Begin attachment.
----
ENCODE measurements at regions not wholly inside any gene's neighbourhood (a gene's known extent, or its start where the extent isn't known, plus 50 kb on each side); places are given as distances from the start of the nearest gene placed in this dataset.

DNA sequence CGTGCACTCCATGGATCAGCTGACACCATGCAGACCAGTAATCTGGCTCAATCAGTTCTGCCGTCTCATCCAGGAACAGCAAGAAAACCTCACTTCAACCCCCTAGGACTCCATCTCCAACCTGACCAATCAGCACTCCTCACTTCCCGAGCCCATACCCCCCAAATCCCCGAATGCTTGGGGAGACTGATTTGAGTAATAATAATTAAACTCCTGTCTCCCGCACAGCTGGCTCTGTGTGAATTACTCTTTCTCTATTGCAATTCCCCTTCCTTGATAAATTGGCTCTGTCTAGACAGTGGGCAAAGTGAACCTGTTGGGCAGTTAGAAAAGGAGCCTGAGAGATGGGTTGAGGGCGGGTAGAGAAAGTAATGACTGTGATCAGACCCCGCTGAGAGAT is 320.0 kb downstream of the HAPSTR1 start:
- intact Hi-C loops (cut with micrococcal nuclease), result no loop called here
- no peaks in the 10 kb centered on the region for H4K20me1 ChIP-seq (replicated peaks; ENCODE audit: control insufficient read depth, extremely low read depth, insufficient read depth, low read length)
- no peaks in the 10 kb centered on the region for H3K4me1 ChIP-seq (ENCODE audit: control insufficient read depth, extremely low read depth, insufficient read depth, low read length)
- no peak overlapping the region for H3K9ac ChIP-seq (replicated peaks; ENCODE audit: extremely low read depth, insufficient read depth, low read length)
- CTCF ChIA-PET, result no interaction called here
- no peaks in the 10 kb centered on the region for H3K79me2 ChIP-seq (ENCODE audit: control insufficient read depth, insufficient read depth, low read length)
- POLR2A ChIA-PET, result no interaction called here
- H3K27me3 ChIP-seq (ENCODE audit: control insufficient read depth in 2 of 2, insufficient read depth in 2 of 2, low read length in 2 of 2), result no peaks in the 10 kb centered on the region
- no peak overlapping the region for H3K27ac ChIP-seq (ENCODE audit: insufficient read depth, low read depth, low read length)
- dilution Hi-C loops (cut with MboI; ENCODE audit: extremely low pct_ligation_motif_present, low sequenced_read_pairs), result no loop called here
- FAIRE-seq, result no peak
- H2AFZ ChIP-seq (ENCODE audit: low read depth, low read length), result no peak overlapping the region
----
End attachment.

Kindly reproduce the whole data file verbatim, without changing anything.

ENCODE measurements at regions not wholly inside any gene's neighbourhood (a gene's known extent, or its start where the extent isn't known, plus 50 kb on each side); places are given as distances from the start of the nearest gene placed in this dataset.

DNA sequence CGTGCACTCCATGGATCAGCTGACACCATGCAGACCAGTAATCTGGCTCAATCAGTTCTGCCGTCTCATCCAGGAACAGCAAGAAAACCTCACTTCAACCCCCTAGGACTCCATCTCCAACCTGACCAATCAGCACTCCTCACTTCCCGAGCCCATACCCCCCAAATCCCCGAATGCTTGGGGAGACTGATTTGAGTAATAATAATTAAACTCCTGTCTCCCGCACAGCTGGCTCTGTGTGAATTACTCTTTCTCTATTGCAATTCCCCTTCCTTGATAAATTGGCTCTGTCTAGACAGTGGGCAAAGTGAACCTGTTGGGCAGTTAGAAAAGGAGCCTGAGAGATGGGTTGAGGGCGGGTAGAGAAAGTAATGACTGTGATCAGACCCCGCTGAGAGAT is 320.0 kb downstream of the HAPSTR1 start:
- intact Hi-C loops (cut with micrococcal nuclease), result no loop called here
- no peaks in the 10 kb centered on the region for H4K20me1 ChIP-seq (replicated peaks; ENCODE audit: control insufficient read depth, extremely low read depth, insufficient read depth, low read length)
- no peaks in the 10 kb centered on the region for H3K4me1 ChIP-seq (ENCODE audit: control insufficient read depth, extremely low read depth, insufficient read depth, low read length)
- no peak overlapping the region for H3K9ac ChIP-seq (replicated peaks; ENCODE audit: extremely low read depth, insufficient read depth, low read length)
- CTCF ChIA-PET, result no interaction called here
- no peaks in the 10 kb centered on the region for H3K79me2 ChIP-seq (ENCODE audit: control insufficient read depth, insufficient read depth, low read length)
- POLR2A ChIA-PET, result no interaction called here
- H3K27me3 ChIP-seq (ENCODE audit: control insufficient read depth in 2 of 2, insufficient read depth in 2 of 2, low read length in 2 of 2), result no peaks in the 10 kb centered on the region
- no peak overlapping the region for H3K27ac ChIP-seq (ENCODE audit: insufficient read depth, low read depth, low read length)
- dilution Hi-C loops (cut with MboI; ENCODE audit: extremely low pct_ligation_motif_present, low sequenced_read_pairs), result no loop called here
- FAIRE-seq, result no peak
- H2AFZ ChIP-seq (ENCODE audit: low read depth, low read length), result no peak overlapping the region